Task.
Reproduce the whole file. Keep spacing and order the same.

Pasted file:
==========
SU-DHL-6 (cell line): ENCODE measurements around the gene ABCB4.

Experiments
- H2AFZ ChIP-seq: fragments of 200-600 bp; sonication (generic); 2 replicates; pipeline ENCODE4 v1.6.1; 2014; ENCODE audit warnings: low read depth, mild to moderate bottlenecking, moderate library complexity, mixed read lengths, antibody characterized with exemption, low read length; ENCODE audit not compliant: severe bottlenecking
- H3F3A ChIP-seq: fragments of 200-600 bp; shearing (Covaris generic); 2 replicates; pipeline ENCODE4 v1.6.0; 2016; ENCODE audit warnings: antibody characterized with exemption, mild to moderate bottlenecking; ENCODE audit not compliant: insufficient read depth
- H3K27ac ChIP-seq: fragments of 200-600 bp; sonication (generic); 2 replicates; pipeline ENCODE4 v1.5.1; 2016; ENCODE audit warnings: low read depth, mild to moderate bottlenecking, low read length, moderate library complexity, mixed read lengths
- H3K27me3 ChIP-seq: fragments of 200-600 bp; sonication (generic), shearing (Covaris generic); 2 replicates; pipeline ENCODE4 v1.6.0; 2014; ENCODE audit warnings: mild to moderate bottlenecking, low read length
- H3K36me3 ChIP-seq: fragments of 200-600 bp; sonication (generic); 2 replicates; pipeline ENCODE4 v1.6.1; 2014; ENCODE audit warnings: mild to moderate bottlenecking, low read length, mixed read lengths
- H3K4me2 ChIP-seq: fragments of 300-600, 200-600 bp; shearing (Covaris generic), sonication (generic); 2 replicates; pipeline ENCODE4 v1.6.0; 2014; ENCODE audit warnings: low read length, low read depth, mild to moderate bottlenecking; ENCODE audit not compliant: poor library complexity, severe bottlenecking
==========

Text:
SU-DHL-6 (cell line): ENCODE measurements around the gene ABCB4.

Experiments
- H2AFZ ChIP-seq: fragments of 200-600 bp; sonication (generic); 2 replicates; pipeline ENCODE4 v1.6.1; 2014; ENCODE audit warnings: low read depth, mild to moderate bottlenecking, moderate library complexity, mixed read lengths, antibody characterized with exemption, low read length; ENCODE audit not compliant: severe bottlenecking
- H3F3A ChIP-seq: fragments of 200-600 bp; shearing (Covaris generic); 2 replicates; pipeline ENCODE4 v1.6.0; 2016; ENCODE audit warnings: antibody characterized with exemption, mild to moderate bottlenecking; ENCODE audit not compliant: insufficient read depth
- H3K27ac ChIP-seq: fragments of 200-600 bp; sonication (generic); 2 replicates; pipeline ENCODE4 v1.5.1; 2016; ENCODE audit warnings: low read depth, mild to moderate bottlenecking, low read length, moderate library complexity, mixed read lengths
- H3K27me3 ChIP-seq: fragments of 200-600 bp; sonication (generic), shearing (Covaris generic); 2 replicates; pipeline ENCODE4 v1.6.0; 2014; ENCODE audit warnings: mild to moderate bottlenecking, low read length
- H3K36me3 ChIP-seq: fragments of 200-600 bp; sonication (generic); 2 replicates; pipeline ENCODE4 v1.6.1; 2014; ENCODE audit warnings: mild to moderate bottlenecking, low read length, mixed read lengths
- H3K4me2 ChIP-seq: fragments of 300-600, 200-600 bp; shearing (Covaris generic), sonication (generic); 2 replicates; pipeline ENCODE4 v1.6.0; 2014; ENCODE audit warnings: low read length, low read depth, mild to moderate bottlenecking; ENCODE audit not compliant: poor library complexity, severe bottlenecking